Eastern Europe's Western Connection
J. F. BROWN
THE REALITIES of Soviet domination and of communist rule necessitate that Western policy toward Eastern Europe be conducted on two levels: the state and the societal. The same differentiation is necessary when one considers East European attitudes toward the West. Indeed, on this topic it is essential to recognize not only differentiations but also distinctions, subtleties of perception, and shades of meaning.
East European regimes have tended to view links with Western governments mainly in a tactical way: as means of economic support, sources of Western technology, instruments of legitimation vis-à-vis their populations, and sometimes, as Romania has most conspicuously done, as ways to expand their maneuverability in relations with Moscow. But no regime has ever sought a genuine rapprochement with the Western powers, not only because the Soviet Union would not permit it but also because it would be a threat to the very survival of the regime concerned.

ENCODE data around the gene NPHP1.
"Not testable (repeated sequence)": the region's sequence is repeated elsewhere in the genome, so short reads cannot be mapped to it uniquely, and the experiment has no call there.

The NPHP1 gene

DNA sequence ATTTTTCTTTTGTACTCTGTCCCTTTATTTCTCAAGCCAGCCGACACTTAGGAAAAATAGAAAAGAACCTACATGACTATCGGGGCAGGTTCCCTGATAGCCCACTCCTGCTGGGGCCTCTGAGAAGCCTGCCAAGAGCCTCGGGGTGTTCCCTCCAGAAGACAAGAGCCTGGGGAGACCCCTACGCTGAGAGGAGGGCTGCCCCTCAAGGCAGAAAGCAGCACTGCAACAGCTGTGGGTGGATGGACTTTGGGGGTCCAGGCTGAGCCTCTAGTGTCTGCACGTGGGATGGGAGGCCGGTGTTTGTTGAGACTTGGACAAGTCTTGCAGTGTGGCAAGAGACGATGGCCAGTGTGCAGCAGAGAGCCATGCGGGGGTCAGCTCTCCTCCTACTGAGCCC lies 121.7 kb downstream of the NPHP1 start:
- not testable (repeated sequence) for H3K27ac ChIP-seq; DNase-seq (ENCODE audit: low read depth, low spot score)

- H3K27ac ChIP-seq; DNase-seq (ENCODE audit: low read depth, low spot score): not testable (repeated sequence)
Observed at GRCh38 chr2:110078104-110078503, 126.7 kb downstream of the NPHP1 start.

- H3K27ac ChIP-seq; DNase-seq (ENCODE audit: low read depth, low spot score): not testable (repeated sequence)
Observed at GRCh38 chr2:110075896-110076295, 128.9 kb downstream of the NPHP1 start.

For their part, many members of today's East European societies would like nothing better than a rapprochement with the West. In fact, they tend to see the West in idealized terms of liberty and prosperity, the antithesis of what they have experienced under communist rule. There are distinctions to be made among the attitudes of East European societies toward the West, however, mostly as a result of their past. The ruling and educated classes of Bohemia, Moravia, Poland, Hungary, Romania, Serbia, and Croatia had an